Don't Look Up

Don't Look Up

A message to David Sirota: You are the co-writer of a Leonardo DiCaprio movie by an Academy Award-winning filmmaker that is currently the #1 movie on Netflix. You are living the dream. You don't need to be upset because some NPR critics think your movie is smug. You don't need to argue online with the haters all day about why you deserve respect for making a movie with good politics. Take the W.

On to the movie. The buzz around this one has been pretty toxic in my online circles, so my expectations were not high. And my heart sank during an early scene where the scientists played by DiCaprio and Jennifer Lawrence meet with President Meryl Streep (75% Trump, 25% Hillary) to plead their case that a planet-killing asteroid is headed straight to earth, and the President and her staff simply laugh in their faces. The satire in this scene felt leaden and off-target. If these scientists have made it all the way to a meeting at the Oval Office, they're not going to be treated with this kind of flagrant disrespect. Just because demagogue presidents talk one way in public doesn't mean they talk the exact same way behind closed doors.

But I gotta say... after a bumpy start, this movie won me over! Sirota and Adam McKay go after many targets across this movie's 2 hours and 25 minutes, and while not everything works (there's a lot of stuff about celebrity culture that feels like a boomer shouting "Why do I have to hear about those damn Kardashians!?" at the TV), I laughed pretty often, and a lot of the comic archetypes ring true. Folks, I spent a few weeks watching CBS This Morning with my aged dad, so I appreciated the scenes with Tyler Perry and Cate Blanchett.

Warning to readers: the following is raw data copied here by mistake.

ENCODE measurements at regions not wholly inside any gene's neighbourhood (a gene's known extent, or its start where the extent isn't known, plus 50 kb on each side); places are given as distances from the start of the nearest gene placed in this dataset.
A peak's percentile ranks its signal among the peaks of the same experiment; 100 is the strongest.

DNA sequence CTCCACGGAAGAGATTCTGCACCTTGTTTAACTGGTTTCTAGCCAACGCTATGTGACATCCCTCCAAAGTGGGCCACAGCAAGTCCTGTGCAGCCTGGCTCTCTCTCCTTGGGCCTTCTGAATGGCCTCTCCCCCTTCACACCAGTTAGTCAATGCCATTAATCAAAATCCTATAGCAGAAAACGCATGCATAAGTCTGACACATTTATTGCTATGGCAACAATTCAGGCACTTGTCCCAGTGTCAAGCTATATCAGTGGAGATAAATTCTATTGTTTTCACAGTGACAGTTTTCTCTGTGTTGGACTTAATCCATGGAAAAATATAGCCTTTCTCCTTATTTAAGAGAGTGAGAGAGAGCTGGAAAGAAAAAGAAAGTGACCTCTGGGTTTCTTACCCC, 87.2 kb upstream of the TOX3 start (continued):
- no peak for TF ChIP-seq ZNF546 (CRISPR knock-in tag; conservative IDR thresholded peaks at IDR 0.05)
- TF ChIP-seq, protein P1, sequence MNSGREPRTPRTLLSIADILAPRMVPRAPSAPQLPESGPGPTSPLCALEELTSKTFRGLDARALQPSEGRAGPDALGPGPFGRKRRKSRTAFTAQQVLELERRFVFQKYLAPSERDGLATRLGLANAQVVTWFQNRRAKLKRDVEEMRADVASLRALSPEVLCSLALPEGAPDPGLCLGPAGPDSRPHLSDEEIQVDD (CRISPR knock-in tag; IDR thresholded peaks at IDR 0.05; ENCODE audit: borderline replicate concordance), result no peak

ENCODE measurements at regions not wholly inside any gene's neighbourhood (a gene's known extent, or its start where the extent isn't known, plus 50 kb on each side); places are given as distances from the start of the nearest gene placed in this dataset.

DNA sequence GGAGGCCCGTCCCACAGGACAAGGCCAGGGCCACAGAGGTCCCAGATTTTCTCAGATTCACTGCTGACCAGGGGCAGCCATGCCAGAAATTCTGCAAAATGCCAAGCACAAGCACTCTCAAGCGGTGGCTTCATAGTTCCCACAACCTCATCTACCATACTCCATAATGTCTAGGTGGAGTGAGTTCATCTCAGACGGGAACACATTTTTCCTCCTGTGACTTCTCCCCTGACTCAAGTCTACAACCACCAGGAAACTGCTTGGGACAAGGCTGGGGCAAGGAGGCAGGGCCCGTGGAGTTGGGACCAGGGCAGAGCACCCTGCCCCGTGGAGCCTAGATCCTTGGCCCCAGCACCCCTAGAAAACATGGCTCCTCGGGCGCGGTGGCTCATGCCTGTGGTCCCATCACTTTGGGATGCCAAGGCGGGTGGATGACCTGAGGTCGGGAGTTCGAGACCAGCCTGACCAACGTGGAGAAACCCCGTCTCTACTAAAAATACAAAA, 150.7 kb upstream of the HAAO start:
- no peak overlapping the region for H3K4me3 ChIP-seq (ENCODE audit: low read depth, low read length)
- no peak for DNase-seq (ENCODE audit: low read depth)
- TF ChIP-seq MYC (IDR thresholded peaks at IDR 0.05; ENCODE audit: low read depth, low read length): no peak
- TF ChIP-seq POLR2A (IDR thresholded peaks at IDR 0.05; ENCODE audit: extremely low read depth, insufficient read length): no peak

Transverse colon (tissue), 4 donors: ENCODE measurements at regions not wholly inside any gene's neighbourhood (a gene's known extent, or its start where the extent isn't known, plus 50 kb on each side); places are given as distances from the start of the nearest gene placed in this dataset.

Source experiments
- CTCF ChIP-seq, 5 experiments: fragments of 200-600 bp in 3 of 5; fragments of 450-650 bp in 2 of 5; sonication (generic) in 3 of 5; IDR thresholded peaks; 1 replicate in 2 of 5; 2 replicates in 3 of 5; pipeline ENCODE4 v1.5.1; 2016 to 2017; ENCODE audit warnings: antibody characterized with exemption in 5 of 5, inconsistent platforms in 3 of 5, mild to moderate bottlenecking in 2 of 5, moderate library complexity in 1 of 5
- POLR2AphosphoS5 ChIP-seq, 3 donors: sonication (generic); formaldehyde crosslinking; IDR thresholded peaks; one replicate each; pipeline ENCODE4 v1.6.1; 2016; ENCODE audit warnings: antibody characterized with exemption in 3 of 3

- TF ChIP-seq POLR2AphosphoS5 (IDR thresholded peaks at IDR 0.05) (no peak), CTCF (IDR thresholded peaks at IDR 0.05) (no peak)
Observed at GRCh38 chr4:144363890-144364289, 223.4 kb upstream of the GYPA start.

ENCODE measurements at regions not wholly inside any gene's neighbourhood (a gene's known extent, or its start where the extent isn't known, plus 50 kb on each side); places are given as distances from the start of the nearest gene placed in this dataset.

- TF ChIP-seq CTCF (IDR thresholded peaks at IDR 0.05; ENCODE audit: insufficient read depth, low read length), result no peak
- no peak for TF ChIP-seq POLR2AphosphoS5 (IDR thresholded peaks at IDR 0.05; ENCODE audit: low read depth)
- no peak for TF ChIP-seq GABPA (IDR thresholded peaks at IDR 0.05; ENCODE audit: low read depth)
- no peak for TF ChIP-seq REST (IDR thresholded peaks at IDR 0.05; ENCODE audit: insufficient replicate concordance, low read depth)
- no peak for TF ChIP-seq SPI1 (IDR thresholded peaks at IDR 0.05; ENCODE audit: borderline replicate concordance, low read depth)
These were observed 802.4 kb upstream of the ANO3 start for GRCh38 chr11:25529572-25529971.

I also think that McKay and Sirota's analysis of the problems facing us is basically correct. This isn't Jon Stewart's Irresistible. I like that the movie depicts America's institutions as irreparably corrupt: the head of NASA is a superdonor to the President, and a Steve Jobs/Elon Musk-like billionaire can easily persuade the government to halt the asteroid demolition to mine its minerals, and the TV anchors have bought stock in that billionaire's company. The institutional response is uniformly corrupt, but public response to the asteroid quickly predictable partisan lines, with competing "Look Up"/"Don't Look Up" movements (the former of which is celebrity-driven and hilariously ineffectual). Throughout, it is a given that the world will end and the super-rich will survive. I saw one very popular Letterboxd post say that this is like a feature-length version of the Gal Gadot ''Imagine" video, and I have to assume that this person is blind and deaf because the film's message is the exact opposite of that. This is about as close as we've gotten recently to a blackpilled Hollywood movie.

Do I like this movie because a lot of it reflects my own politics? Yes, obviously, but I happen to think those politics are correct. Also this isn't Steven Seagal delivering a lecture about alternative energy for five minutes, it's funny and well-acted and entertaining. Also, as my buddy Ethan noted on Twitter, it's weird that the critical community has suddenly decided that didacticism is a bad thing after four years of lapping up Stanley Kramer-ish cinema during Trump. I don't think this is any more didactic than, say, BlackKklansman.

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